Last week, I wrote about a few of the bills and budget amendments I’m going to be carrying this session. This week, I am going to write about some of the broader issues in play this session.
First, the State Budget has dominated legislative sessions since I was elected in 2009 and that is not likely to change. Although revenues are up over the last year by $340 million, due to the constitution and laws on the books, most of that money is already committed to the “Rainy Day Fund,” transportation, water quality improvement, and repaying the state retirement that was not funded in the 2010-2011 budget biennium. The remaining amount is $40 million or about $400,000 per delegate seat — that’s it.
To make more room for adjustment and new spending, the Governor has proposed yet another round of cuts which is never easy. Additionally, most bills that have any kind of revenue impact will be dead on arrival unless they are supported by the Governor.
Additionally, the specter of Sequestration is still hanging over us. The House Appropriations Committee has advised us that independent studies have predicted that if federal budget cuts hit, Virginia is poised to lose 160,000 jobs and about $300 million in tax revenue — mostly lost income taxes. The next Fiscal Cliff battle hits right in the middle of our session.
There have been many articles in the news lately about transportation. Our current funding picture is dire. Fairfax County has received no money for secondary road improvements in two years. Thirty percent of pavement is now deficient. VDOT told me last week that the lower section of Fort Hunt Road will not be repaved until 2014, if then, at the earliest. The state runs out of money for all construction in about four years.
Several plans have been floated. Most take money from secondary education, health care and public safety and only fund the state’s maintenance shortfall which is now about $750 million per year. I do not support paving roads with textbooks. The total shortfall including construction is close to $5 billion per year, $625 per Virginian per year, or the equivalent of $1 in new gas taxes which obviously isn't happening. It is so large because of 25 years of inaction and grows larger each year we do not do anything. I am pessimistic that the House of Delegates will support any new revenue.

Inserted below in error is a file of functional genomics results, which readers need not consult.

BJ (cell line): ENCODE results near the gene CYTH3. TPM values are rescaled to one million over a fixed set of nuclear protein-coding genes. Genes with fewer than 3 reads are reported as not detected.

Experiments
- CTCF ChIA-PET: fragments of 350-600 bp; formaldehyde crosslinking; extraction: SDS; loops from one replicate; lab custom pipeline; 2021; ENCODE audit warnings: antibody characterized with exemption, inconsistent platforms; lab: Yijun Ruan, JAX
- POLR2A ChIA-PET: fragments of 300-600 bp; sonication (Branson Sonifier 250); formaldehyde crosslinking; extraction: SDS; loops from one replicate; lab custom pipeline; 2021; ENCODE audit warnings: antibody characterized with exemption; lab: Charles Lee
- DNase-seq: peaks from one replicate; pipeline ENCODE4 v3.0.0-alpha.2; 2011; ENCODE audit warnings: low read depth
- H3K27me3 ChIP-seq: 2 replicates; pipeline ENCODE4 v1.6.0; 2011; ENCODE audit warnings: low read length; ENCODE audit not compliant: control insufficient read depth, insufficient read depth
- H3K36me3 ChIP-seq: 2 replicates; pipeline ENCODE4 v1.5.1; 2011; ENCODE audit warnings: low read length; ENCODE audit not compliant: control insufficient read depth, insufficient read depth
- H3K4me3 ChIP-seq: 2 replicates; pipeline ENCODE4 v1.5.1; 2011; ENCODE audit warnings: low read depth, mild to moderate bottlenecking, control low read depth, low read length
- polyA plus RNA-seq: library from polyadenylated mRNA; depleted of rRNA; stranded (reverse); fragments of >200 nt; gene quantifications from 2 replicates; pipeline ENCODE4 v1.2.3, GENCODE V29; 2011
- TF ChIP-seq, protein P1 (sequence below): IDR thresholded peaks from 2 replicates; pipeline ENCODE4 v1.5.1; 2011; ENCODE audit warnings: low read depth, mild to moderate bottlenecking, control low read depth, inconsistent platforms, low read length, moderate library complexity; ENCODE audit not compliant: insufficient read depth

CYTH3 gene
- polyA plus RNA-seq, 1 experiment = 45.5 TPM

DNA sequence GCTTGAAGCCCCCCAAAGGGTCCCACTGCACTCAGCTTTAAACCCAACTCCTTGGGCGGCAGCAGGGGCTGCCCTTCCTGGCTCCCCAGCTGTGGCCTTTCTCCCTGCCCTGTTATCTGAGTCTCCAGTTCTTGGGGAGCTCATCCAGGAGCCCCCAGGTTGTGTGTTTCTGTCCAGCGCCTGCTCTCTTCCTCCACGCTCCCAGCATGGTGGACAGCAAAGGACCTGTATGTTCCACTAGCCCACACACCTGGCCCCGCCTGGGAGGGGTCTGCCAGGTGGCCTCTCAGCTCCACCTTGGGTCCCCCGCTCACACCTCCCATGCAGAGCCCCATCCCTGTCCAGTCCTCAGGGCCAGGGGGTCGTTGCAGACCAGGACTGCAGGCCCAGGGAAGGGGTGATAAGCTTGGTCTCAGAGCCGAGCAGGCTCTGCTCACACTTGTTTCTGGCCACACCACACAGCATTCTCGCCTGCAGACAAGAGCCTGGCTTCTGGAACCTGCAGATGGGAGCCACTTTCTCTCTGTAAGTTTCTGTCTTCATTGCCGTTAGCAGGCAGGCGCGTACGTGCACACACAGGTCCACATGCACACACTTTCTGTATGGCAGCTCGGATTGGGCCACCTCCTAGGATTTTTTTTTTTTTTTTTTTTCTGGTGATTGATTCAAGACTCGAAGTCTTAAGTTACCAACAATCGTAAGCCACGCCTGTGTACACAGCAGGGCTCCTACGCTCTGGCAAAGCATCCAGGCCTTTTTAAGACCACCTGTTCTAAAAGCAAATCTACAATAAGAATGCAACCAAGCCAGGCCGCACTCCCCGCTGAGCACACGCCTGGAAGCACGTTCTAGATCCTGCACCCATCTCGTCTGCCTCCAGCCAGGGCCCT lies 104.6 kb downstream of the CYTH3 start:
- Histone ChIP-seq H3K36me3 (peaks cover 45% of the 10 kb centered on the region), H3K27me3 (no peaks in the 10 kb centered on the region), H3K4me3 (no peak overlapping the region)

The largest uranium deposit in the United States is located in Southside Virginia. Investors want the state to lift our moratorium on uranium mining adopted in 1983 after Three Mile Island. Uranium prices are going up now that we have run out of Russian nuclear warhead uranium. Every legislator from Southside opposes this legislation. I will as well.
Virginia allows Dominion Resources to charge consumers and businesses an extra $38 million per year to purchase renewable energy. When the legislation was adopted in 2007, the idea was that it would create new jobs in Virginia. Unfortunately, Dominion used their authority to purchase renewable energy off a pre-World War II dam in Maryland. We are rewriting the renewable law this year to require Dominion to purchase any renewable energy paid for by Virginians in Virginia and hopefully using new technology so that we can create jobs in our state.
Federal healthcare reform requires the state to set up a state healthcare exchange or defer to the federal government. Governor McDonnell has refused to set up a state exchange. I think this is a mistake. There are unique aspects of our healthcare system given our proximity to the District and Maryland. His position likely will not change this session.
Also, federal healthcare reform allows us to expand Medicaid with the Federal Government picking up 100 percent of the bill for two years and 90 percent about 10 years out. Analyses show this would create 30,000 jobs in Virginia. The 44th District has the largest Medicaid population in Fairfax County including 9,000 children. Governor McDonnell has refused to support a Virginia Medicaid expansion. This is indefensible.
The session starts on Wednesday, Jan. 8. Please come down and visit. We are happy to set up appointments with constituents and arrange a tour of your historic State Capitol designed by Thomas Jefferson. Send me an email at firstname.lastname@example.org if you have questions and thank you for allowing me to serve as your state delegate.